Kappa Omega Tau has placed either first or second in All-University Sing the last eight years running, a unique distinction among Baylor’s fraternities and sororities. The service-oriented fraternity was started in 1960 and is a Baylor original. The Greek letters KOT stand for Knights of Tradition, and they are certainly making a tradition of taking over Sing.
The fraternity won its first-place prizes with the shows “The Toys are Back in Town” in 2010, “Ghosts Call” in 2013 and “The Battle Within” in 2014. The fraternity’s performances “The Grand Hotel,” “Standing Small,” “The Show Must Go On,” “Steppin’ to the Badside” and “From the Bayou to the Big Easy” earned them second place the other five years.
Shreveport, La., senior Hunter Gorman, a current KOT Sing chair, said his organization’s past victories are pushing them to put in even more effort this year with thei act “Setting Sail.”
“To hear that I’m associated with an organization that has a good track record gets me excited and motivated to just work hard,” Gorman said.
While he openly expressed pride in KOT’s accomplishments, Gorman was hesitant to say that they deserved the victories more than any other group.
“I think everybody’s got a different opinion on that,” Gorman said. “Look at the work we’ve put in, look at the standard we hold ourselves to. Deserving or not, that’s how it turned out so I think that we were rewarded for the work we put in.”
KOT has beaten other frontrunners like Phi Kappa Chi, Delta Delta Delta and Pi Beta Phi in years past with their performances. Las Vegas junior Megan McDonald said she thinks their victories have been well earned.
“This last year they were OK,” McDonald said, “But the years before they were really, really good, the best there. They did this Jekyll and Hyde thing that was absolutely amazing. I went twice.”
The news that they had been in the top two rankings for eight years running did not surprise her in the least.
“Oh, I believe it,” McDonald said. “They’ve had really good choreography, and their sets are absolutely amazing. They work well together, and their singers are always really good.”
The hard work that KOT members put into Sing is apparent to other groups as well. Nashville sophomore Juliana Taylor, a member of Delta Delta Delta and a performer in this year’s Sing, said KOT members make it obvious how much effort they put into their performances.
“Whenever crowds come to watch things, they always know to look out for KOT because they have a reputation for doing very different acts each year. It really showcases their fraternity in a positive light,” Taylor said. “They are definitely competition, along with all other 20 organizations that are participating.”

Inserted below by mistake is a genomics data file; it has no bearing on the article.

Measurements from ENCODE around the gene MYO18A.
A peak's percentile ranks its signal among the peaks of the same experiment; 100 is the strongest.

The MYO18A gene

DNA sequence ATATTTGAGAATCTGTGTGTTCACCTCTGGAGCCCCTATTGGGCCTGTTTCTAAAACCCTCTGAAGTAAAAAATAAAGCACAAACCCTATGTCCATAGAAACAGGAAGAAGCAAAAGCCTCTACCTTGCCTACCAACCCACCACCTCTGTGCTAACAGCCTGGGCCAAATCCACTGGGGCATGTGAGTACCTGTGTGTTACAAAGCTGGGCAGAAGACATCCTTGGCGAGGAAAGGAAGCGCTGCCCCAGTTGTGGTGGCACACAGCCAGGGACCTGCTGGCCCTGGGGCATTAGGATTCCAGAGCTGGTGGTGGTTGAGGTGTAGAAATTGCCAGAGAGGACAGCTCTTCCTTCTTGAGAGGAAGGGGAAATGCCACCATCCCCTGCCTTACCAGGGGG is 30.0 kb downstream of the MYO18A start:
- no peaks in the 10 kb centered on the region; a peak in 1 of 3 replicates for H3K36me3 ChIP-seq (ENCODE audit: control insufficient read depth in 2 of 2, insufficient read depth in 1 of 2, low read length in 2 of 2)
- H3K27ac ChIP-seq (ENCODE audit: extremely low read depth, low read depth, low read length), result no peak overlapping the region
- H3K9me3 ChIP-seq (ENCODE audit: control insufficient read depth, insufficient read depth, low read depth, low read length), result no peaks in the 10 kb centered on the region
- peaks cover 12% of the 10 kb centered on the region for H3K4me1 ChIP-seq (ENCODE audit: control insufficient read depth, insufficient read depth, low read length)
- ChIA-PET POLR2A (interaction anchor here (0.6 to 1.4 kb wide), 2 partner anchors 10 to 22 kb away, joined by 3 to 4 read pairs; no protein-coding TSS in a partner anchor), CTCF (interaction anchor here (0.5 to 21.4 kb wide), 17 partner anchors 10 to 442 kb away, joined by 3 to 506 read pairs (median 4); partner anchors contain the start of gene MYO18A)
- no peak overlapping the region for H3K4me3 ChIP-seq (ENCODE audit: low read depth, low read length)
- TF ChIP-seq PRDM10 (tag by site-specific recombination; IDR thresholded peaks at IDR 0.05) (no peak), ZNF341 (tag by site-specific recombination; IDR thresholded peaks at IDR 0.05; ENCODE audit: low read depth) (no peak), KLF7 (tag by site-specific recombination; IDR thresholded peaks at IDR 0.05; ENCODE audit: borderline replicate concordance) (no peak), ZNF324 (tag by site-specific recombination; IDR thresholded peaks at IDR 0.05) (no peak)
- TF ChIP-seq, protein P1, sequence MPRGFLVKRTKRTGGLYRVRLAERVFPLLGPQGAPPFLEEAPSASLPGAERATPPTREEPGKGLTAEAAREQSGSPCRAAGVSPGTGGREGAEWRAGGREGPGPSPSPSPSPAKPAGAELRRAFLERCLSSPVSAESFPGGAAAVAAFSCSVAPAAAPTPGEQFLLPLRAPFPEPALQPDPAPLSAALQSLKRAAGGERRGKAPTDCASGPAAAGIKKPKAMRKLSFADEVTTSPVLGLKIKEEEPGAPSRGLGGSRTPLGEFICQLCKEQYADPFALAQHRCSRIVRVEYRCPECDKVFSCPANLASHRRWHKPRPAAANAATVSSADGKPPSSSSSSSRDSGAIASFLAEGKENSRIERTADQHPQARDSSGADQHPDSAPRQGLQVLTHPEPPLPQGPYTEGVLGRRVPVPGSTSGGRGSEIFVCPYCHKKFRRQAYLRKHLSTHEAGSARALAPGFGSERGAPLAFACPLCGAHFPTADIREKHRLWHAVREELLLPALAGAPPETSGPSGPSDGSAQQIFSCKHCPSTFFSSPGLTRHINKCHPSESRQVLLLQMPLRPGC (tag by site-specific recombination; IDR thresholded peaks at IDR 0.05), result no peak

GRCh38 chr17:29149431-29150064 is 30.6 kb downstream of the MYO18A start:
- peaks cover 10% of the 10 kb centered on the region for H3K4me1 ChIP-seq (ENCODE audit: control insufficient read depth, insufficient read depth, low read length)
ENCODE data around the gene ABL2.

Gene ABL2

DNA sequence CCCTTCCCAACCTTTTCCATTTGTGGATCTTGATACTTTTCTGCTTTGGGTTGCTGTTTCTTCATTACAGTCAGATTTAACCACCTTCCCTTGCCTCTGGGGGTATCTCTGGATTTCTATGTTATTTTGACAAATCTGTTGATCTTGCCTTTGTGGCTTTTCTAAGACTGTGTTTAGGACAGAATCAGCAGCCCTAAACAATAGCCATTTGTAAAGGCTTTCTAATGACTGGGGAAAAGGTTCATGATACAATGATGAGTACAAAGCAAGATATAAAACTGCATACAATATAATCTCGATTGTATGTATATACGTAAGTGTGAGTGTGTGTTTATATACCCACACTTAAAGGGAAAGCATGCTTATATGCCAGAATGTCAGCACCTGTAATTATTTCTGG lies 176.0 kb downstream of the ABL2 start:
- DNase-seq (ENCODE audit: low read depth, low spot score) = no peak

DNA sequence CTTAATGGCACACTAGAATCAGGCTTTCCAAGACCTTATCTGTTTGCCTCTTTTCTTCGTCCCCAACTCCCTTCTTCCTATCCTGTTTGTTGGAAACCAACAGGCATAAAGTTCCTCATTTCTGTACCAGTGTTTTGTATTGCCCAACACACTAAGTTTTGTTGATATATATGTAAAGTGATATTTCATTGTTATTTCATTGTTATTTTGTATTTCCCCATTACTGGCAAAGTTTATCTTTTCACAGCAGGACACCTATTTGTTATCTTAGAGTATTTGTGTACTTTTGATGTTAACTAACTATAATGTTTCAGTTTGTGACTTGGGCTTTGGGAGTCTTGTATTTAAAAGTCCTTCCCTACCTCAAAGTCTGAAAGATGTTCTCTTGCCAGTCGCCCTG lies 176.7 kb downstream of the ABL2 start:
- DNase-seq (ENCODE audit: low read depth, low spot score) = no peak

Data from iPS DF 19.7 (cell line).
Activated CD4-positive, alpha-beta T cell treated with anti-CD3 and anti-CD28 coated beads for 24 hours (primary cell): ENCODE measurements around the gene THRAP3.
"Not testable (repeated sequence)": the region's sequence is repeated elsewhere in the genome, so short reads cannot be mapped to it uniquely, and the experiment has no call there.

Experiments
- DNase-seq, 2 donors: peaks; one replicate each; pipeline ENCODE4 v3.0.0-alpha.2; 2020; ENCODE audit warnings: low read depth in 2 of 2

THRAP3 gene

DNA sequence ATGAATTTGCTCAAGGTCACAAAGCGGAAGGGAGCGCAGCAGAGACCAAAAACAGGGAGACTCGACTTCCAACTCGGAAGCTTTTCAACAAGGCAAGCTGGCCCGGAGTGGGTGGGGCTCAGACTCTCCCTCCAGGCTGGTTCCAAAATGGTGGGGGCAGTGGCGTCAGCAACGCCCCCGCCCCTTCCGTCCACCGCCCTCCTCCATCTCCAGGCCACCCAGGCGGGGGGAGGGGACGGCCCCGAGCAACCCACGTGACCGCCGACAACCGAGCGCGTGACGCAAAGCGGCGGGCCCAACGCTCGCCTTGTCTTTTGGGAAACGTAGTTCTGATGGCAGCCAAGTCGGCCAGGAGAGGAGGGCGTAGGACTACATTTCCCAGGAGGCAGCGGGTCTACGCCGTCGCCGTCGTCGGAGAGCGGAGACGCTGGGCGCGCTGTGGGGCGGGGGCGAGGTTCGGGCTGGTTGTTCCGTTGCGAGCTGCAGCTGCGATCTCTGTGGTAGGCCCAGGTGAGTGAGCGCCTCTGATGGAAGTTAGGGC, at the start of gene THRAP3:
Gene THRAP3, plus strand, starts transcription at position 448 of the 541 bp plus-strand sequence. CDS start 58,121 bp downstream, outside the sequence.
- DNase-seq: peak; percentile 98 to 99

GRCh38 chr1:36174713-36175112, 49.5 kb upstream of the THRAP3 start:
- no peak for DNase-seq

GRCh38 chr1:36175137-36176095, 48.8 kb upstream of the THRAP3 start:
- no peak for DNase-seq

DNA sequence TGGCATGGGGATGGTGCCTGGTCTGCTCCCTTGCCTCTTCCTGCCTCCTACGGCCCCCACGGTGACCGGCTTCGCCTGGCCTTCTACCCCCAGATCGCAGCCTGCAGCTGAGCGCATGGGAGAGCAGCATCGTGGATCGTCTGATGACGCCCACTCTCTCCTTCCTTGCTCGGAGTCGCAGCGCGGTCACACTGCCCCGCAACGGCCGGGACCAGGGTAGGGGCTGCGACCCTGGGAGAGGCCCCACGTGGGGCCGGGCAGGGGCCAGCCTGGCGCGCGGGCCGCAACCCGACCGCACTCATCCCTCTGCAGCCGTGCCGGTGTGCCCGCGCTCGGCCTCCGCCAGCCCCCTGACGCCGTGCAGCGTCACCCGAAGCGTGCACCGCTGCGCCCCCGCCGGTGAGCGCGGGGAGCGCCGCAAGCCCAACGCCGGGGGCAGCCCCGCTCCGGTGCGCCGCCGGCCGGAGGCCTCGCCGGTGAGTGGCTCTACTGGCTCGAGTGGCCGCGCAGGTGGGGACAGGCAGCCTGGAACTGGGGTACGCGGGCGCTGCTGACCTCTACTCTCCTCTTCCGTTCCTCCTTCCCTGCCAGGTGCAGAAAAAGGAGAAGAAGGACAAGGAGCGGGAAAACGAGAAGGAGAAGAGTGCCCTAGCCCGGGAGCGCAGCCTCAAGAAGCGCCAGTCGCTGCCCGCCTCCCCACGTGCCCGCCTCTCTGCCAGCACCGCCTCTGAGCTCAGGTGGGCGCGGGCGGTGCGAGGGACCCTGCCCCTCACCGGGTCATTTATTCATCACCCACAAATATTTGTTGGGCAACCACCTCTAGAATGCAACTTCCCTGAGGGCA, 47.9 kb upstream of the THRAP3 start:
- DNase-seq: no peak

However, Taylor was unwilling to focus on the competition or who would win this year, choosing instead to draw attention to the hard work of each group and the participants’ desires to perform well and do their best.
“I don’t really look at it as we’re targeting one group and we have to compare ourselves to it,” Taylor said. “It’s kind of just us showcasing ourselves and, as a Tri-Delt our most important thing is just being sharp and having everything perfect. Our competition is with ourselves. Each year we try to get better.”
Taylor did say KOT has an edge in the competition because people don’t always expect a group of guys to excel at something like Sing. She said the Broadway-like atmosphere of Sing would be more naturally associated with girls. That helps an all-male fraternity like KOT make a bigger splash when they come out and perform as well as they do.
“It’s impressive that a group of guys can put an entire Sing act together and execute it very well,” Taylor said. “No one sees it coming, especially since the judges change each year.”
Austin senior Nathan Elequin said fraternities like KOT and Alpha Tau Omega tend to bring more energy to their performances.
“I don’t know why this is, but they in general just tend to produce much more exciting performances than their female counterparts. Maybe it’s because guys are more athletic or have a greater vocal range. I don’t really know,” Elequin said.
Elequin said KOT’s performances are thrilling and powerful, and that it’s obvious when they are on stage that they love doing what they are doing.
“They are referred to as the Kings of Sing for a reason,” Elequin said.
Elequin has seen KOT twice in live performance and watched several of their older performances on video as a Line Camp leader. He said KOT epitomizes what is expected of a Sing performance.
“They did fundamentals well,” Elequin said. “I’m talking choreography, not super risky, but then, using a clever combo of props costumes and stunts, they created a few memorable moments that stood out based on the song choices that they had. That’s a good recipe for a Sing performance, and I’m not surprised that they do well because of it.”
Gorman described this year’s act, “Setting Sail,” as a combination of KOT’s old talents with a new twist.
“This year we wanted to switch it up a little bit,” Gorman said. “We wanted to pull some things from acts we’ve done in the past as far as moves and settings. We wanted to really rethink KOT and get out of the box, but at the same time not lose the fun and excitement that comes with a KOT act. I just invite audiences young and old to just sit back and enjoy the power act that we’re going to share with the world this year.”
Although he said there was going to be a pretty level playing field this weekend, Gorman wasn’t interested in theorizing about who would win Sing this year. Instead, he said KOT members are focusing on working hard and doing what God has given them the ability to do.